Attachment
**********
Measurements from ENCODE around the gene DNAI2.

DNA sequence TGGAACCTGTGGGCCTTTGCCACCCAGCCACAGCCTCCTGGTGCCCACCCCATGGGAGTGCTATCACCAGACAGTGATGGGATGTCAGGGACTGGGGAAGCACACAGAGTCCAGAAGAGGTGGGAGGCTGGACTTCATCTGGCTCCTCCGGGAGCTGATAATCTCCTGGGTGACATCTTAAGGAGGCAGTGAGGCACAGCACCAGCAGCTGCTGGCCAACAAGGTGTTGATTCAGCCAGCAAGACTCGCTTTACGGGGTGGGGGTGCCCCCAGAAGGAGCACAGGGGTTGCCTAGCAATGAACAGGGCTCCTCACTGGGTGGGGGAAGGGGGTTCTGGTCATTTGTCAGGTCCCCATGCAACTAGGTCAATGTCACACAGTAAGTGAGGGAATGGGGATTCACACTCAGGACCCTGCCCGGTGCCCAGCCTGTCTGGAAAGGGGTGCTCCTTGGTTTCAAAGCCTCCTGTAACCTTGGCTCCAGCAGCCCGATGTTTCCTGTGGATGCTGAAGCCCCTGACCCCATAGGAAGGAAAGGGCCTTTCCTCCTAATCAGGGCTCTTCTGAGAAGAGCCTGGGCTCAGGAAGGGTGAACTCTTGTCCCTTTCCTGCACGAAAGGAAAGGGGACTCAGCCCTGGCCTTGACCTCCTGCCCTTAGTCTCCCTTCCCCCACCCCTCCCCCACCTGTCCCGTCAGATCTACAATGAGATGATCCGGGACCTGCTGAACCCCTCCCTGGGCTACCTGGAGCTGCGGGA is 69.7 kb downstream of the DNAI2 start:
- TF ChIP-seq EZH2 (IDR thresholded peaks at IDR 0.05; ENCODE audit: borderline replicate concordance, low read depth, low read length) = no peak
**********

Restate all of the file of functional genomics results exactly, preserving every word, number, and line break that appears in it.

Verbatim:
Measurements from ENCODE around the gene DNAI2.

DNA sequence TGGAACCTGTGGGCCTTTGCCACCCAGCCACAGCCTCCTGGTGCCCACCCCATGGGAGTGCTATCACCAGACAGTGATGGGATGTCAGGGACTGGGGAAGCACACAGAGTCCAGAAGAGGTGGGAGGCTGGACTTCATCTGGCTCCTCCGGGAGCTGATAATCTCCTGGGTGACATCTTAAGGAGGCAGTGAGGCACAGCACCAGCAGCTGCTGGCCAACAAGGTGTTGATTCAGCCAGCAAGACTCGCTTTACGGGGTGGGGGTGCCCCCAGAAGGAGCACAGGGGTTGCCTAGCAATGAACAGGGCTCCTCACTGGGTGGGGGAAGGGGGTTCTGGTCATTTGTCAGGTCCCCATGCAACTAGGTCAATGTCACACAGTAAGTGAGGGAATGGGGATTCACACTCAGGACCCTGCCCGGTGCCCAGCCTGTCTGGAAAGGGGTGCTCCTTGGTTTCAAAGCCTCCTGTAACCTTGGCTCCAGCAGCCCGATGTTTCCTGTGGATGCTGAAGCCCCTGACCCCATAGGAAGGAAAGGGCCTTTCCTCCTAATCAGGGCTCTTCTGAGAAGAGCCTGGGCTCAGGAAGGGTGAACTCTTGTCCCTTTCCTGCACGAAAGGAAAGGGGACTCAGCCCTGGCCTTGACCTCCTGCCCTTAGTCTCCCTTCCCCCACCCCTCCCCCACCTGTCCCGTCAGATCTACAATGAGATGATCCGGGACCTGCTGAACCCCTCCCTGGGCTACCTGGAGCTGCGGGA is 69.7 kb downstream of the DNAI2 start:
- TF ChIP-seq EZH2 (IDR thresholded peaks at IDR 0.05; ENCODE audit: borderline replicate concordance, low read depth, low read length) = no peak